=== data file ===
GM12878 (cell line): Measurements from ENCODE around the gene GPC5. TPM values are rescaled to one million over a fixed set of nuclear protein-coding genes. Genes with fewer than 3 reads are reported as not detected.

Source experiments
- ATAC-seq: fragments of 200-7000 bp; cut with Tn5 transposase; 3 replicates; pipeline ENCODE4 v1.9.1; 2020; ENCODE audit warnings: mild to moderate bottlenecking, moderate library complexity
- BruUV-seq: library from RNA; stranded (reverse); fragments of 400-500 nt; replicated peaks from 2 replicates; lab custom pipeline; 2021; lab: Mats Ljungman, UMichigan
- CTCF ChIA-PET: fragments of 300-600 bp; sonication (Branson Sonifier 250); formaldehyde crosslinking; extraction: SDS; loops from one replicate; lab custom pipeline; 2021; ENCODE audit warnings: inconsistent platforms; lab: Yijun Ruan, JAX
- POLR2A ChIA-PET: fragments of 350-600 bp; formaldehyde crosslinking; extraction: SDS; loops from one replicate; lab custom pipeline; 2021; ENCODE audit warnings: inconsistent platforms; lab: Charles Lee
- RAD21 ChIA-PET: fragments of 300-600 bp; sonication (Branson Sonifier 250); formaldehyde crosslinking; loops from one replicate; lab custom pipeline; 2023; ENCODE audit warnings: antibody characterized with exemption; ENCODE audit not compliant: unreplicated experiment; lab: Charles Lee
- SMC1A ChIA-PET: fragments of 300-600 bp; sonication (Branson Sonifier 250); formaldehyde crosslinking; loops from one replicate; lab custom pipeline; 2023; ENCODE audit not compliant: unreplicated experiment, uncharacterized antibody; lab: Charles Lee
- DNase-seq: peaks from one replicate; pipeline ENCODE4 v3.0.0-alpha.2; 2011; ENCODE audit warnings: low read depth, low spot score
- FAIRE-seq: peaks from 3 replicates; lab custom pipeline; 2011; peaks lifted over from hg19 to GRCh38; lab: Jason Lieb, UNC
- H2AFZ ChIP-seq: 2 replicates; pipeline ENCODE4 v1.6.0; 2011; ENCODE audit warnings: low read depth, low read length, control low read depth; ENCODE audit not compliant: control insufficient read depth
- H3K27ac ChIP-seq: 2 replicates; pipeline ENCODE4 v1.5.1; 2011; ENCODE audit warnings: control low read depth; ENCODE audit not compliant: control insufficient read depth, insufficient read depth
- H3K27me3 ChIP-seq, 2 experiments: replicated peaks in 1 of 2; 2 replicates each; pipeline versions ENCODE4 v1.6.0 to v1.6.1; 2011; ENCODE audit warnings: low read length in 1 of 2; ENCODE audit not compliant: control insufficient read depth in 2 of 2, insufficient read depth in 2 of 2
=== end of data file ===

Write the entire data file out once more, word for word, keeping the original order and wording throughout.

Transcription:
GM12878 (cell line): Measurements from ENCODE around the gene GPC5. TPM values are rescaled to one million over a fixed set of nuclear protein-coding genes. Genes with fewer than 3 reads are reported as not detected.

Source experiments
- ATAC-seq: fragments of 200-7000 bp; cut with Tn5 transposase; 3 replicates; pipeline ENCODE4 v1.9.1; 2020; ENCODE audit warnings: mild to moderate bottlenecking, moderate library complexity
- BruUV-seq: library from RNA; stranded (reverse); fragments of 400-500 nt; replicated peaks from 2 replicates; lab custom pipeline; 2021; lab: Mats Ljungman, UMichigan
- CTCF ChIA-PET: fragments of 300-600 bp; sonication (Branson Sonifier 250); formaldehyde crosslinking; extraction: SDS; loops from one replicate; lab custom pipeline; 2021; ENCODE audit warnings: inconsistent platforms; lab: Yijun Ruan, JAX
- POLR2A ChIA-PET: fragments of 350-600 bp; formaldehyde crosslinking; extraction: SDS; loops from one replicate; lab custom pipeline; 2021; ENCODE audit warnings: inconsistent platforms; lab: Charles Lee
- RAD21 ChIA-PET: fragments of 300-600 bp; sonication (Branson Sonifier 250); formaldehyde crosslinking; loops from one replicate; lab custom pipeline; 2023; ENCODE audit warnings: antibody characterized with exemption; ENCODE audit not compliant: unreplicated experiment; lab: Charles Lee
- SMC1A ChIA-PET: fragments of 300-600 bp; sonication (Branson Sonifier 250); formaldehyde crosslinking; loops from one replicate; lab custom pipeline; 2023; ENCODE audit not compliant: unreplicated experiment, uncharacterized antibody; lab: Charles Lee
- DNase-seq: peaks from one replicate; pipeline ENCODE4 v3.0.0-alpha.2; 2011; ENCODE audit warnings: low read depth, low spot score
- FAIRE-seq: peaks from 3 replicates; lab custom pipeline; 2011; peaks lifted over from hg19 to GRCh38; lab: Jason Lieb, UNC
- H2AFZ ChIP-seq: 2 replicates; pipeline ENCODE4 v1.6.0; 2011; ENCODE audit warnings: low read depth, low read length, control low read depth; ENCODE audit not compliant: control insufficient read depth
- H3K27ac ChIP-seq: 2 replicates; pipeline ENCODE4 v1.5.1; 2011; ENCODE audit warnings: control low read depth; ENCODE audit not compliant: control insufficient read depth, insufficient read depth
- H3K27me3 ChIP-seq, 2 experiments: replicated peaks in 1 of 2; 2 replicates each; pipeline versions ENCODE4 v1.6.0 to v1.6.1; 2011; ENCODE audit warnings: low read length in 1 of 2; ENCODE audit not compliant: control insufficient read depth in 2 of 2, insufficient read depth in 2 of 2